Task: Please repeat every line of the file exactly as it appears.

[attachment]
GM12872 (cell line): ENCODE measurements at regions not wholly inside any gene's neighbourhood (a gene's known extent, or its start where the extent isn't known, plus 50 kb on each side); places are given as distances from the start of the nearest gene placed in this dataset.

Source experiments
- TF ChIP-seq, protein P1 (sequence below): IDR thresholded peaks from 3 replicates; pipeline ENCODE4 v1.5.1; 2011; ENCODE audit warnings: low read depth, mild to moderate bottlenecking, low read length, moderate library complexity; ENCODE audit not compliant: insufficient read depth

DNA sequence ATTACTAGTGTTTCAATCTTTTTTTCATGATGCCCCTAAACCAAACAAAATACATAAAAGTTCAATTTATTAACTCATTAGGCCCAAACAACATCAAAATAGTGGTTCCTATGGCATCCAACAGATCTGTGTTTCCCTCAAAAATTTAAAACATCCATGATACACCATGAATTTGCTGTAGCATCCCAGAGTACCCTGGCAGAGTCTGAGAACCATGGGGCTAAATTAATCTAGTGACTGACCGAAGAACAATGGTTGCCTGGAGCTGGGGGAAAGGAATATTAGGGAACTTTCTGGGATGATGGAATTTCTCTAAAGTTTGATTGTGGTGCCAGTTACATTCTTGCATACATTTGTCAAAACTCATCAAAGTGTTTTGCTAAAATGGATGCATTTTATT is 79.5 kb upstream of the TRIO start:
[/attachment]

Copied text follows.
GM12872 (cell line): ENCODE measurements at regions not wholly inside any gene's neighbourhood (a gene's known extent, or its start where the extent isn't known, plus 50 kb on each side); places are given as distances from the start of the nearest gene placed in this dataset.

Source experiments
- TF ChIP-seq, protein P1 (sequence below): IDR thresholded peaks from 3 replicates; pipeline ENCODE4 v1.5.1; 2011; ENCODE audit warnings: low read depth, mild to moderate bottlenecking, low read length, moderate library complexity; ENCODE audit not compliant: insufficient read depth

DNA sequence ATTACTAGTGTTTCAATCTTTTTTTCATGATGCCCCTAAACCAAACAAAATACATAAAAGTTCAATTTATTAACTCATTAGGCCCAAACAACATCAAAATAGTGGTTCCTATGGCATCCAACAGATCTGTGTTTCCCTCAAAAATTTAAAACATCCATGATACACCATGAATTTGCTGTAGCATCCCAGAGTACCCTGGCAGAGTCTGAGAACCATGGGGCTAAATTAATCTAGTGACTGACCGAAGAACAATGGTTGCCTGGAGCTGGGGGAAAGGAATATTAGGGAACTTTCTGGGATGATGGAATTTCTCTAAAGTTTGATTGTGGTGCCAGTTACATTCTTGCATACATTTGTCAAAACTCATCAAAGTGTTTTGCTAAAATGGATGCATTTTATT is 79.5 kb upstream of the TRIO start: